If you're an author watching your ebook sales and rankings, you've no doubt noticed the decline and may be wondering what happened. It all relates to the ebook boom and its subsequent collapse. In order for something to go down, first it had to be up. And ebook sales were up, up and up.
When Amazon came out with the Kindle, customers not only bought it like crazy but downloaded books in huge quantities to fill their new devices with reading material. This led to the ebook boom of 2009, and it lasted about 2 years before things changed. What happened?
In 2011 and 2012, ebooks were being published as fast as people could write them, everyone wanting to get in on the big money. In 2013, the ebook market had become highly competitive, with new titles still flooding Amazon while readers had become more discriminating.
As a result of these two converging elements, sales dropped considerably. Also, during this time, Netflix and Amazon Prime with their streaming of movies and TV shows were growing larger, their offerings expanding as more people began live streaming entertainment, a strong competitive force to books and reading.
In 2014 and 2015, publishers who rode the ebook wave from 2009- 2012 and invested unwisely began closing up shop. Many writers have become discouraged because they aren't seeing strong sales, when the promise was so sweet only a few years ago.
Being sensitive artistic types, we tend to take it personally, thinking it's our fault for not marketing enough or not writing well in the first place. Some blame the publisher for not promoting, or for a weak cover, wrong pricing or any number of mistakes they imagine were made.
Poor sales are not your fault, not the publisher's fault, not even Amazon's fault, although you'll see numerous complaints about what Amazon has done to hurt ebook sales.
Don't look for someone to blame. It's simply the nature of the book publishing business reflected in ebooks. In the time it takes to write and publish a few new books, this market went crash and burn. Both publishers and writers have felt the pain.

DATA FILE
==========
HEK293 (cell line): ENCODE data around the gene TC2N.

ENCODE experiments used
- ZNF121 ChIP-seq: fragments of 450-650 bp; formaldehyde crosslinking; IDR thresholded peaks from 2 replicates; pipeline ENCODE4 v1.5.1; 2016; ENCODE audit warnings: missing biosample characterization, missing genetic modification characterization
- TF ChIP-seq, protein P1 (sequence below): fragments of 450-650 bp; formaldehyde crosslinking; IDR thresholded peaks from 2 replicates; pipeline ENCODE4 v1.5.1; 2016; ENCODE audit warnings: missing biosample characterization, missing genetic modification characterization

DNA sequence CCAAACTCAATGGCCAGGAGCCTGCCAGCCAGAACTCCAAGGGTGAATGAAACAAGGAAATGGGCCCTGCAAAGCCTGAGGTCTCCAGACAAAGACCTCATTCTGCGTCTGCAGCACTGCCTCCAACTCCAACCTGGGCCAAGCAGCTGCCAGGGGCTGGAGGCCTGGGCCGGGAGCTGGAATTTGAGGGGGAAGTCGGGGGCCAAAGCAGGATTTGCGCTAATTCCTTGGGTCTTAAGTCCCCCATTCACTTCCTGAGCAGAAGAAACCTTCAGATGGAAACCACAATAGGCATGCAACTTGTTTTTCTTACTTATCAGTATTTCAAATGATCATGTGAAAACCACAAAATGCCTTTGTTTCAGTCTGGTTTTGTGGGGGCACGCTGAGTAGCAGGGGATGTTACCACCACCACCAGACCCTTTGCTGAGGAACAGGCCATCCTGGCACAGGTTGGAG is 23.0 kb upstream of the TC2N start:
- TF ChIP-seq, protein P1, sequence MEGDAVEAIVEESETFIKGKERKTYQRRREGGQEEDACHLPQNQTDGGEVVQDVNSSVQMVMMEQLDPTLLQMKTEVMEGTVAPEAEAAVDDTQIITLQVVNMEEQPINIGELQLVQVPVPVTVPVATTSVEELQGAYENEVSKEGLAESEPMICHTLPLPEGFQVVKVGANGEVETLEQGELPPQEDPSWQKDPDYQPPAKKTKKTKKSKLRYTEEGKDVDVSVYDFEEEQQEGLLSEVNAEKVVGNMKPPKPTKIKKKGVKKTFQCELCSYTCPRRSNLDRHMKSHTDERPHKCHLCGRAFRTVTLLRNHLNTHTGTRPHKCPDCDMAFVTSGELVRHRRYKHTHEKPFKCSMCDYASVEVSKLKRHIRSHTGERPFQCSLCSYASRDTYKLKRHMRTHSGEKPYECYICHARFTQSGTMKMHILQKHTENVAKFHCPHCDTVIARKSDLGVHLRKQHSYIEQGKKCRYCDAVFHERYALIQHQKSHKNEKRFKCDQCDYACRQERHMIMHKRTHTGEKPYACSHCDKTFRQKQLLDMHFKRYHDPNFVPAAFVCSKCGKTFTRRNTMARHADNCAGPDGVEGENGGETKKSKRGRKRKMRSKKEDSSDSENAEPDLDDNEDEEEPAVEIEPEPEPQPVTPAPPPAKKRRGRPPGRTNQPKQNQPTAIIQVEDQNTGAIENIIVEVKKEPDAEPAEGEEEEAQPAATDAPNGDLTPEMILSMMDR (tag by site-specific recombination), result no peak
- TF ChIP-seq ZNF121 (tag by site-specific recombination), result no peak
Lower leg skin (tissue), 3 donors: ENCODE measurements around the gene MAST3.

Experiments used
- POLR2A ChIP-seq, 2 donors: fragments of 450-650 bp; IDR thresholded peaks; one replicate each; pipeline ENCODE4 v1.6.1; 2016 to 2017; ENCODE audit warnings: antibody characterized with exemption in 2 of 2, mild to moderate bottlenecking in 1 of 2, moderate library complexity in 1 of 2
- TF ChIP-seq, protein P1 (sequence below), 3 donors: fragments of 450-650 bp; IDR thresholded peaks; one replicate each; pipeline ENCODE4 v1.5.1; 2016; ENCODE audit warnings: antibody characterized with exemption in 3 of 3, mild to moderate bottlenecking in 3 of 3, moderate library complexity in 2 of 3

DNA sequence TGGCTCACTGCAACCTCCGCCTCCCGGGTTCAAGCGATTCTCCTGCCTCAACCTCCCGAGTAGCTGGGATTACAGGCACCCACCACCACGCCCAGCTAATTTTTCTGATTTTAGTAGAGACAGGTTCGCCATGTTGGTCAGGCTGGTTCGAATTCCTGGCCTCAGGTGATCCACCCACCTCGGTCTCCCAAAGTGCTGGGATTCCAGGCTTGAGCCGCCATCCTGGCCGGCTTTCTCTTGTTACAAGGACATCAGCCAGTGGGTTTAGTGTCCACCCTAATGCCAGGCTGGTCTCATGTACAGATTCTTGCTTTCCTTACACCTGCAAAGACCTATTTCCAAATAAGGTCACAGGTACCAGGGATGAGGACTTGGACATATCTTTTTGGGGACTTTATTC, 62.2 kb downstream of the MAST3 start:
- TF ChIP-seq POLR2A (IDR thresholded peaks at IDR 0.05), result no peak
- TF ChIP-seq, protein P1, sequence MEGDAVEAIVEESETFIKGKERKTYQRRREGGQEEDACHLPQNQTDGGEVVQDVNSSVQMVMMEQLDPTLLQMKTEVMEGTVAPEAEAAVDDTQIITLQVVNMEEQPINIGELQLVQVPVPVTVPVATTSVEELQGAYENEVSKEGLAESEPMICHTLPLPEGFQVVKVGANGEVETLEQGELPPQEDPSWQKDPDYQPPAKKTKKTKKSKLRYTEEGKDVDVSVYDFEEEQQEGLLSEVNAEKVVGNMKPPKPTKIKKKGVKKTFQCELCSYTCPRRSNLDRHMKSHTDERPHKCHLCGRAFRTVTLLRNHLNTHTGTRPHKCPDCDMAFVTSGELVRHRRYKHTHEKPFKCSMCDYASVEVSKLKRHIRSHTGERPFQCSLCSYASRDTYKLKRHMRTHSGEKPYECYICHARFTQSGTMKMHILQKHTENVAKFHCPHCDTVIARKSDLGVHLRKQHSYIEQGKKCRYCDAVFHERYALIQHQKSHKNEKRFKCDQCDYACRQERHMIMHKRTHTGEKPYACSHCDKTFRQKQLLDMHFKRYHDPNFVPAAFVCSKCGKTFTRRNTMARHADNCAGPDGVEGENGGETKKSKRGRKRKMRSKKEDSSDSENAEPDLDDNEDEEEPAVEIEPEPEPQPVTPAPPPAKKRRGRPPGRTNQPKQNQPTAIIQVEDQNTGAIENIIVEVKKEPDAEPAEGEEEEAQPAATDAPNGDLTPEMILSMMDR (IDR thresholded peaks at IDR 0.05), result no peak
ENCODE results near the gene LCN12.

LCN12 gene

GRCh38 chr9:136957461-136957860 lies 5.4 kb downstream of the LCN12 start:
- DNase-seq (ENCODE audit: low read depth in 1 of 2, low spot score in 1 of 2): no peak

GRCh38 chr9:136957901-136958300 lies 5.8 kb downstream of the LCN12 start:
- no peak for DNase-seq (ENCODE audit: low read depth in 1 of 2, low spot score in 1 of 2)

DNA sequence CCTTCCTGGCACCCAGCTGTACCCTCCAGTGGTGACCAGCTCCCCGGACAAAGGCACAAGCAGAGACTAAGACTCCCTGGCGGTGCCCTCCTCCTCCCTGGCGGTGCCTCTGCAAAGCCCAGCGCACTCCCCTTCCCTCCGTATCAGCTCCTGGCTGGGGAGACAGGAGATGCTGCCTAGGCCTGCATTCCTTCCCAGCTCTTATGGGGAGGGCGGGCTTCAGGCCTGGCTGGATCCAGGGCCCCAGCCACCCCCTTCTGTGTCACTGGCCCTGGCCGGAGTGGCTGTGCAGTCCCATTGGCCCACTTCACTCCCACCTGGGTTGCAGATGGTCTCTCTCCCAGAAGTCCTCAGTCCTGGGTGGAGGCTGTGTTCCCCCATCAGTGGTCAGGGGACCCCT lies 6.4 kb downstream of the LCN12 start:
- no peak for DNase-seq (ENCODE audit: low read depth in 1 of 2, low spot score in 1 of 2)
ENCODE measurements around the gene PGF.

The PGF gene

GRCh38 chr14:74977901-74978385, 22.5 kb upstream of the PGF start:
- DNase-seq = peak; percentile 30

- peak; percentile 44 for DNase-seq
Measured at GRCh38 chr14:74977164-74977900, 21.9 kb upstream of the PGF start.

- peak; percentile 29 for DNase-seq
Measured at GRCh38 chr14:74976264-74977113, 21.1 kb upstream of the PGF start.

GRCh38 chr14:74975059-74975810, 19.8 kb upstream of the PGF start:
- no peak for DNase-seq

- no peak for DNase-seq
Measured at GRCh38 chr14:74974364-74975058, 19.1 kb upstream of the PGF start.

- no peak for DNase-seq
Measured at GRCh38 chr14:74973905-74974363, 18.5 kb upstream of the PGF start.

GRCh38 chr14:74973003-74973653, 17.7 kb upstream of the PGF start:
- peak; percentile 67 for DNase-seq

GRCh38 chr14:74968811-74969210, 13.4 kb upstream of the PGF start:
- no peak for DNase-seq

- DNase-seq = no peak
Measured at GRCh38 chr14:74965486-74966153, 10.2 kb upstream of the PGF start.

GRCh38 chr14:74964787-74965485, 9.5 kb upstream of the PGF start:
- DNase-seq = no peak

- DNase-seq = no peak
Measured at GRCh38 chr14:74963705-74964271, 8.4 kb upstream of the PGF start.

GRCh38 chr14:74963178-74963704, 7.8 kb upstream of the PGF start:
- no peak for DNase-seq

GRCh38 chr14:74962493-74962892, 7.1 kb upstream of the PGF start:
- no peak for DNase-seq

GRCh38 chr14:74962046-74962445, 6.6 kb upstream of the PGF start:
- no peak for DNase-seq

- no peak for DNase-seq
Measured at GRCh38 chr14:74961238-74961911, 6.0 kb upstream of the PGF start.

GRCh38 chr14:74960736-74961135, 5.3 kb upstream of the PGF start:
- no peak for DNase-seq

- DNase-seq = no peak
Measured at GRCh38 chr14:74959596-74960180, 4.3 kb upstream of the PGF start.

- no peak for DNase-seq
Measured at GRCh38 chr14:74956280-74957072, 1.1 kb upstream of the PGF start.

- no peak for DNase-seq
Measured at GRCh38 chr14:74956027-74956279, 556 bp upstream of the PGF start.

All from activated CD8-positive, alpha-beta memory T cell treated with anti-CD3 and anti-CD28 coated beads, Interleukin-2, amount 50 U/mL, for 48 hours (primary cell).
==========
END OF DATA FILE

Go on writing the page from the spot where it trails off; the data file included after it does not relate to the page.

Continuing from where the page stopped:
For a couple glorious years when ebooks were new, high sales fueled high investment, and people were making money. Those who in the past wouldn't have sold many books, like the self-published selling not very good books for .99, and small publishers who normally struggled to break even, were surprised and astounded to discover a gold mine with books on the Kindle.
But like all bubbles this one had to burst, and it has. About the only entity not feeling the pinch is dear old Amazon. Besides their highly profitable self-publishing services, Amazon is also a traditional publisher with a dozen imprints. No matter which way the coin falls, they're prepared to win big in the book industry.
In addition, they've consistently pushed for lower ebook prices. I can't fault this thinking. For a few dollars a month, people stream unlimited entertainment into their homes, creating very strong competition for books. This explains Amazon's Kindle Select program, which offers the consumer unlimited ebooks for a monthly fee, similar to Netflix for movies.
The current lull in ebook sales is due to very real reasons. A million new books a year! All while Kindle owners are jaded, swamped with promotional notices, and no longer downloading free or bargain books in huge numbers. Everyone has become much more discriminating with what they download to their devices.
The bubble has burst. I'm not happy about it but I accept it. What to do next?
Believe in your talent. Believe in your work. Believe in the joy of writing and reading. But be extremely realistic about book sales, and try not to get discouraged when they don't happen like you hoped.
Also, in such a competitive arena, now is no time to give up on marketing!
For me, if I hear about a book on Kindle Unlimited that looks interesting, I'll download it since I'm a member. If it's not on Kindle Unlimited, probably not. KU has been a huge selling point for me as a reader.
What kinds of promotions do you feel work best as an author or as a reader?